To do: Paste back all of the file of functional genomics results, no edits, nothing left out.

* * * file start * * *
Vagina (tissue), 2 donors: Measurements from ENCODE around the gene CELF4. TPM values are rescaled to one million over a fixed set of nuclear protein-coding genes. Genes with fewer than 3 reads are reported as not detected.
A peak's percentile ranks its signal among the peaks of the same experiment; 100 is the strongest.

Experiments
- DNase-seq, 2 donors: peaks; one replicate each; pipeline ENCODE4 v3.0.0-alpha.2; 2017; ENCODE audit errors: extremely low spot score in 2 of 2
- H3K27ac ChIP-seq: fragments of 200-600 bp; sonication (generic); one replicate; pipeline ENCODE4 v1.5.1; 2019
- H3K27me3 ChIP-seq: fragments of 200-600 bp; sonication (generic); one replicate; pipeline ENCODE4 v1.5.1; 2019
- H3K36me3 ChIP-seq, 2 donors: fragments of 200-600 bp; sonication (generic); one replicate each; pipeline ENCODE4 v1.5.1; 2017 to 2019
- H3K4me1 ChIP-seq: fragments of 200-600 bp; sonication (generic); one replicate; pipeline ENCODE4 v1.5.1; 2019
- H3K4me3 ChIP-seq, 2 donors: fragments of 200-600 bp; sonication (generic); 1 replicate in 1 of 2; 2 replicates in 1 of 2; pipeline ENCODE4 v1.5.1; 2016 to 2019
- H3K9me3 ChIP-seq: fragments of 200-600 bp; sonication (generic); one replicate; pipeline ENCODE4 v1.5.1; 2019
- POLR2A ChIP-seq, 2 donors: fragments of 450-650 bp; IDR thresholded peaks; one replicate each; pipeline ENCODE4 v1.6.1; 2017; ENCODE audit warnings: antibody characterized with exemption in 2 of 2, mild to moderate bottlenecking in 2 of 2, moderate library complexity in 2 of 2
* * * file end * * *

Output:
Vagina (tissue), 2 donors: Measurements from ENCODE around the gene CELF4. TPM values are rescaled to one million over a fixed set of nuclear protein-coding genes. Genes with fewer than 3 reads are reported as not detected.
A peak's percentile ranks its signal among the peaks of the same experiment; 100 is the strongest.

Experiments
- DNase-seq, 2 donors: peaks; one replicate each; pipeline ENCODE4 v3.0.0-alpha.2; 2017; ENCODE audit errors: extremely low spot score in 2 of 2
- H3K27ac ChIP-seq: fragments of 200-600 bp; sonication (generic); one replicate; pipeline ENCODE4 v1.5.1; 2019
- H3K27me3 ChIP-seq: fragments of 200-600 bp; sonication (generic); one replicate; pipeline ENCODE4 v1.5.1; 2019
- H3K36me3 ChIP-seq, 2 donors: fragments of 200-600 bp; sonication (generic); one replicate each; pipeline ENCODE4 v1.5.1; 2017 to 2019
- H3K4me1 ChIP-seq: fragments of 200-600 bp; sonication (generic); one replicate; pipeline ENCODE4 v1.5.1; 2019
- H3K4me3 ChIP-seq, 2 donors: fragments of 200-600 bp; sonication (generic); 1 replicate in 1 of 2; 2 replicates in 1 of 2; pipeline ENCODE4 v1.5.1; 2016 to 2019
- H3K9me3 ChIP-seq: fragments of 200-600 bp; sonication (generic); one replicate; pipeline ENCODE4 v1.5.1; 2019
- POLR2A ChIP-seq, 2 donors: fragments of 450-650 bp; IDR thresholded peaks; one replicate each; pipeline ENCODE4 v1.6.1; 2017; ENCODE audit warnings: antibody characterized with exemption in 2 of 2, mild to moderate bottlenecking in 2 of 2, moderate library complexity in 2 of 2